The Jewish holiday of Sukkot is currently underway. I got to witness two elements of the holiday firsthand when outside of my building at work, a pickup truck pulled up and it was appropriately dressed for the holiday—complete with music, branches, a fruit, and of course, a sukkah!
Sukkot is a joyful harvest festival lasting seven days during which Jewish people remember the 40 year period their ancestors wandered in the desert. Part of the remembering involves the building of a sukkah, or temporary dwelling, and "reliving" the experiences of their ancestors. There are guidelines to building the sukkah:
- It must have 2.5 walls.
- The roof must be positioned so that some or all of it is open to the sky.
- The material for the roof must also be something that came from the earth, such as palm leaves, bamboo, sticks, wood, and pine branches.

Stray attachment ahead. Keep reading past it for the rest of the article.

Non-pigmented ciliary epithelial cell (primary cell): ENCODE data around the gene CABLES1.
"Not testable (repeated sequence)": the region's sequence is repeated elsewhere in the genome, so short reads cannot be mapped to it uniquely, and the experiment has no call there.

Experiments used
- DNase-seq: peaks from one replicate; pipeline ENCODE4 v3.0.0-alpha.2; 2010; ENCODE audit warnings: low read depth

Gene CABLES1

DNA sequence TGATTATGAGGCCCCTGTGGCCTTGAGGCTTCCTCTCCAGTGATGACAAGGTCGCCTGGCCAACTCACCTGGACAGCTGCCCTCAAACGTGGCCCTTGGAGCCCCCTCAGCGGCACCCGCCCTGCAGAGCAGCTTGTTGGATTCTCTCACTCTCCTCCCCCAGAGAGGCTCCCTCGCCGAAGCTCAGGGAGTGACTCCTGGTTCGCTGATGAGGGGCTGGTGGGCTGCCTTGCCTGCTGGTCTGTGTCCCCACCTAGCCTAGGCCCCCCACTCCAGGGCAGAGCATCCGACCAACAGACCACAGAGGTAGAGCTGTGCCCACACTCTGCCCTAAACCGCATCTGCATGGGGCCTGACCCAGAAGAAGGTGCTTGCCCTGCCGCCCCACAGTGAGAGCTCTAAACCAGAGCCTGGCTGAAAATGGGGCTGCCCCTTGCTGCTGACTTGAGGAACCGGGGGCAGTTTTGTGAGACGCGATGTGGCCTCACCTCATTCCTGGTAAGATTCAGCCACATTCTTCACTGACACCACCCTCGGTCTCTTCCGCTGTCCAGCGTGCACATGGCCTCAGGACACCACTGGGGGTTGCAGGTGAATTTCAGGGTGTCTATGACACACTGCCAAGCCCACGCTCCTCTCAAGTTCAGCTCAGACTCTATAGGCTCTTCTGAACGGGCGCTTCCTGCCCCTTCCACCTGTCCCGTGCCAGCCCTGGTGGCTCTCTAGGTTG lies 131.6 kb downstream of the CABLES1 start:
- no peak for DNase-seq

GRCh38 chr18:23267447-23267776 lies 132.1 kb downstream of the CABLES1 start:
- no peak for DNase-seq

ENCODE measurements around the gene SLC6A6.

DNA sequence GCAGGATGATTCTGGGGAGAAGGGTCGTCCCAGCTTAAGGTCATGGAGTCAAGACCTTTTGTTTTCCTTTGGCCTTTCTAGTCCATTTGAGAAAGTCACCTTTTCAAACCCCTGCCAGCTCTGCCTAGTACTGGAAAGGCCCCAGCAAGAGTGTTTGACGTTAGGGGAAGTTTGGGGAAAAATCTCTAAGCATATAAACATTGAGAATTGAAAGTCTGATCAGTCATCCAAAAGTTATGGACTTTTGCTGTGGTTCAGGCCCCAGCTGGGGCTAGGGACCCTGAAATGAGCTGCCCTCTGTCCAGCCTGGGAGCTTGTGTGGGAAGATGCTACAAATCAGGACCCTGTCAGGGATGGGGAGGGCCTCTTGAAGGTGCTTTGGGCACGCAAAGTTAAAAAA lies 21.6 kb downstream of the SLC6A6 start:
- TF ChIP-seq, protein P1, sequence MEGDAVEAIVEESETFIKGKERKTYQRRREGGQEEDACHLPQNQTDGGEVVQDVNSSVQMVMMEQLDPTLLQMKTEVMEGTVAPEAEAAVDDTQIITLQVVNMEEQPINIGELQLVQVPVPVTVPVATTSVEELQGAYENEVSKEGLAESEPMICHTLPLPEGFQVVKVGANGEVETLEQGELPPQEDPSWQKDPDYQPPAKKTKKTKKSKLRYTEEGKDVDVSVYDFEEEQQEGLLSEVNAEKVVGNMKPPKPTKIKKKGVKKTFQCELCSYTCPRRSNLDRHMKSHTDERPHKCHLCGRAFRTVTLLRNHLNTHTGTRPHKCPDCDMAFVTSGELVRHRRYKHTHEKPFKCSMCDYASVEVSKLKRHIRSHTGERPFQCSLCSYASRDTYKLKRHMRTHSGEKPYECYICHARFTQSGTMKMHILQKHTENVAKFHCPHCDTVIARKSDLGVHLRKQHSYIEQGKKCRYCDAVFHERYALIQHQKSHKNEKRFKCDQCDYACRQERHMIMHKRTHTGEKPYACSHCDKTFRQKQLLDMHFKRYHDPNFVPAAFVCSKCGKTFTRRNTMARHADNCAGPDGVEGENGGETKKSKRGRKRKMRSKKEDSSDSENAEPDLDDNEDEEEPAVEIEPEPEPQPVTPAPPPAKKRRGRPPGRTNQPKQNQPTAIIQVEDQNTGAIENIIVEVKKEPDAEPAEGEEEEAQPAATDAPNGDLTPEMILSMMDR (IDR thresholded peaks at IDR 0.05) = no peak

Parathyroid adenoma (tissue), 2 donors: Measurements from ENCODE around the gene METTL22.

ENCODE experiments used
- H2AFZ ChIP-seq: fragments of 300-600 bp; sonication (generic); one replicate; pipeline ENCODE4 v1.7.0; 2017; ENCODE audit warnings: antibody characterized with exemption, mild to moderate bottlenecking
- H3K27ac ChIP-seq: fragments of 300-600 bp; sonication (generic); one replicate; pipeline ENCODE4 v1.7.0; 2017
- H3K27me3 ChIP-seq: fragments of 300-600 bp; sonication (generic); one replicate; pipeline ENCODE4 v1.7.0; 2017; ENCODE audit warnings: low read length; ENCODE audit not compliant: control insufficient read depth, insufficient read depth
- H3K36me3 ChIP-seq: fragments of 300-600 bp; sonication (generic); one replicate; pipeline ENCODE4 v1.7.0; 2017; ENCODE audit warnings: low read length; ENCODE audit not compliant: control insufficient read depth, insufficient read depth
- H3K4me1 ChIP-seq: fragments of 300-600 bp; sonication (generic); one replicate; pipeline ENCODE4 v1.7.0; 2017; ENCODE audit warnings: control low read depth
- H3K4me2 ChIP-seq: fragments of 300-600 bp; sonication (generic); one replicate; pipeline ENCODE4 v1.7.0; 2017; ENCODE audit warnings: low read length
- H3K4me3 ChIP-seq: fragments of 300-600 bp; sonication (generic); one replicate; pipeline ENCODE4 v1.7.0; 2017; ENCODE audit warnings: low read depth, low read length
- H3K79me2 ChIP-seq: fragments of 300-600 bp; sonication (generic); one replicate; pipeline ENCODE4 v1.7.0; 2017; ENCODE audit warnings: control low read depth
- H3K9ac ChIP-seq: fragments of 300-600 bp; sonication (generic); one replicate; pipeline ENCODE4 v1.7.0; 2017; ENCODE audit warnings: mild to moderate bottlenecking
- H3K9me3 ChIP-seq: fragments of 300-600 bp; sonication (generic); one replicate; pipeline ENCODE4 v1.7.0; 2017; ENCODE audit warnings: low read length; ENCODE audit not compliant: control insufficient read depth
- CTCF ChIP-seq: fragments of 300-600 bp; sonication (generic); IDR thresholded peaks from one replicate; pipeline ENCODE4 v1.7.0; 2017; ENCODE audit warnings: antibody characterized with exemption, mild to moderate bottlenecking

The sukkah isn't for simply for show—to properly mark the holiday, Jewish people must "dwell" in it. Some accomplish this by having a meal in the sukkah during one of the feast days. (You can also purchase sukkah kits or pre-made sukkahs.)
Another component of Sukkot is the observance of The Four Species. It involves using four plants to pay tribute to God. To complete this commandment (mitzvah), a citron (etrog) is held in the left hand and a lulav is held in the right. The lulav is a "bundle" of plants consisting of a palm branch, two willow branches, and three myrtle branches. A very specific rite follows during which a prayer is said and the items are presented in specific ways in six directions (north, south, east, west, up, and down) signifying that God is all around.
The owners of the mobile sukkah were trying to give all persons of Jewish faith the opportunity to fulfill the sukkah requirement of Sukkot. They were warm and friendly, and eager to talk about their tradition. In New York, you never know when or where you'll encounter Culture in Action!
Image: Resting after demonstrating the rite of The Four Species.